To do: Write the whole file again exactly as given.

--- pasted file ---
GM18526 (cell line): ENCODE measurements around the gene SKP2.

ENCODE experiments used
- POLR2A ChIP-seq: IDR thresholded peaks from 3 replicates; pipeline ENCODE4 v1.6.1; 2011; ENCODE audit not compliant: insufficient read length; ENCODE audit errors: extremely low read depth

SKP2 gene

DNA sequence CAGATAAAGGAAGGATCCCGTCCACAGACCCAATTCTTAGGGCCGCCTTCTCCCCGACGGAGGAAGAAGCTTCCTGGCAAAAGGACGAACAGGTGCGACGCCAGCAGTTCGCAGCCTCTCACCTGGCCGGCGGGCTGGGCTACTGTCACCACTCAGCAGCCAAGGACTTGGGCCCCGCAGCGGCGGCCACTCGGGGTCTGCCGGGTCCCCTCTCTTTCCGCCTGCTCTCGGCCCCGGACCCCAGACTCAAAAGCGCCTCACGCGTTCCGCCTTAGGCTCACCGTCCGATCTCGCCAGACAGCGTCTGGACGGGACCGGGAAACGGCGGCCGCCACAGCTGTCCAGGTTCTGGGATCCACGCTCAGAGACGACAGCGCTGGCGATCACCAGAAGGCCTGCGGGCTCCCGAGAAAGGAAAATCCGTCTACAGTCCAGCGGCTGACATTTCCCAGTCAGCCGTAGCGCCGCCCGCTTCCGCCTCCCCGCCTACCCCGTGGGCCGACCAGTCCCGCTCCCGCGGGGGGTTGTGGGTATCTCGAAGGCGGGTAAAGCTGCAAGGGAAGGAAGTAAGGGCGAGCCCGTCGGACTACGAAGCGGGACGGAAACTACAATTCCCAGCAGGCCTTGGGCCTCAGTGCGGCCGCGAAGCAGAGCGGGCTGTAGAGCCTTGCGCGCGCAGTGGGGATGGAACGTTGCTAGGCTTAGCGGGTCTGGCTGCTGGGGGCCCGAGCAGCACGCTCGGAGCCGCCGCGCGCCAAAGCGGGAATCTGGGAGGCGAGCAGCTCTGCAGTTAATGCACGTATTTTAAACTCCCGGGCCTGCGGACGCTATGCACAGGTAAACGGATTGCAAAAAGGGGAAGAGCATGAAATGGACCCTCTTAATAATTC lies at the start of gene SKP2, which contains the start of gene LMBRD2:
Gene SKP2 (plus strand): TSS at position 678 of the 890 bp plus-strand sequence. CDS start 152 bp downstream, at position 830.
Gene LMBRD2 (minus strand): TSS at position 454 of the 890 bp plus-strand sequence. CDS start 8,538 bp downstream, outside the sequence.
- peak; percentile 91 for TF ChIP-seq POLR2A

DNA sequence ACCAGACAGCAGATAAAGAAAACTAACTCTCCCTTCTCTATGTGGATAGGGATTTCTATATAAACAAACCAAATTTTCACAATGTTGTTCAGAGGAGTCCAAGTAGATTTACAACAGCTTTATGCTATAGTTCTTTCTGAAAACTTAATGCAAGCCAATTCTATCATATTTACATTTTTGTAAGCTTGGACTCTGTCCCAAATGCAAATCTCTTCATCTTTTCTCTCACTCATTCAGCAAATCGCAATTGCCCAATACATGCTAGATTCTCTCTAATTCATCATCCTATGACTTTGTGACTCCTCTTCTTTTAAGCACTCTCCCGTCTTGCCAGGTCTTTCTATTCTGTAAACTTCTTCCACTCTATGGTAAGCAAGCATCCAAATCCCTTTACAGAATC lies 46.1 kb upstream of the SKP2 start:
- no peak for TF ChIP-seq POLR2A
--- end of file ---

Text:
GM18526 (cell line): ENCODE measurements around the gene SKP2.

ENCODE experiments used
- POLR2A ChIP-seq: IDR thresholded peaks from 3 replicates; pipeline ENCODE4 v1.6.1; 2011; ENCODE audit not compliant: insufficient read length; ENCODE audit errors: extremely low read depth

SKP2 gene

DNA sequence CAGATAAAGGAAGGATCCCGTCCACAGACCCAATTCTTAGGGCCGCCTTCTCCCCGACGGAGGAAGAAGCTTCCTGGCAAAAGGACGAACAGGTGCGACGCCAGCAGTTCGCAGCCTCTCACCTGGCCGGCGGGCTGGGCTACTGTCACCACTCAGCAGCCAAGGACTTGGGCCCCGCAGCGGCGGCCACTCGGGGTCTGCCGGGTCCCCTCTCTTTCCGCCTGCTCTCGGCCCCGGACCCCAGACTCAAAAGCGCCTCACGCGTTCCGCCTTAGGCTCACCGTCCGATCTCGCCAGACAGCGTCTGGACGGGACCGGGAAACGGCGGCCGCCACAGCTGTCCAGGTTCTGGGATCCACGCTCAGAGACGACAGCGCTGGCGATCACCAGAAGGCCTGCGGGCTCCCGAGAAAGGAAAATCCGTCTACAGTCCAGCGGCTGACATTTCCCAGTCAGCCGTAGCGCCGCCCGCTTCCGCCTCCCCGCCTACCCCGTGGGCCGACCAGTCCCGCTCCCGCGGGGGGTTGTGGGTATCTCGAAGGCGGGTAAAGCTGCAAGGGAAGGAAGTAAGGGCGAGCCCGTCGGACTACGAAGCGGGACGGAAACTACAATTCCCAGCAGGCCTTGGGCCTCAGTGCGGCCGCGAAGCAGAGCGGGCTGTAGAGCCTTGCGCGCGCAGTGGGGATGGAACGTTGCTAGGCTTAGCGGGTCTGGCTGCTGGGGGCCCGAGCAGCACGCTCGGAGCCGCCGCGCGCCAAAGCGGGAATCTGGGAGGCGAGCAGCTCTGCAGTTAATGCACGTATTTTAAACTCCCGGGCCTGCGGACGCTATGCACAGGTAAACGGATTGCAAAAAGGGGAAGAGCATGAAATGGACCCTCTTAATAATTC lies at the start of gene SKP2, which contains the start of gene LMBRD2:
Gene SKP2 (plus strand): TSS at position 678 of the 890 bp plus-strand sequence. CDS start 152 bp downstream, at position 830.
Gene LMBRD2 (minus strand): TSS at position 454 of the 890 bp plus-strand sequence. CDS start 8,538 bp downstream, outside the sequence.
- peak; percentile 91 for TF ChIP-seq POLR2A

DNA sequence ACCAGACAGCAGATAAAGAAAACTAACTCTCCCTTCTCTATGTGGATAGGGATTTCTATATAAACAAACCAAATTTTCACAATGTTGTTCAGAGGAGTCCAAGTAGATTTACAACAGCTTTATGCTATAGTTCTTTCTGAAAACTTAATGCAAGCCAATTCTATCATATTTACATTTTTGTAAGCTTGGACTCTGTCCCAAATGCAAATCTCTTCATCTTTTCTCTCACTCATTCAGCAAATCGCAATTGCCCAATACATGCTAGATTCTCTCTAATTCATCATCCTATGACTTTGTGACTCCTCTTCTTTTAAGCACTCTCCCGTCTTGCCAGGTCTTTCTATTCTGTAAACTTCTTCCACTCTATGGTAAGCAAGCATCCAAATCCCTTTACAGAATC lies 46.1 kb upstream of the SKP2 start:
- no peak for TF ChIP-seq POLR2A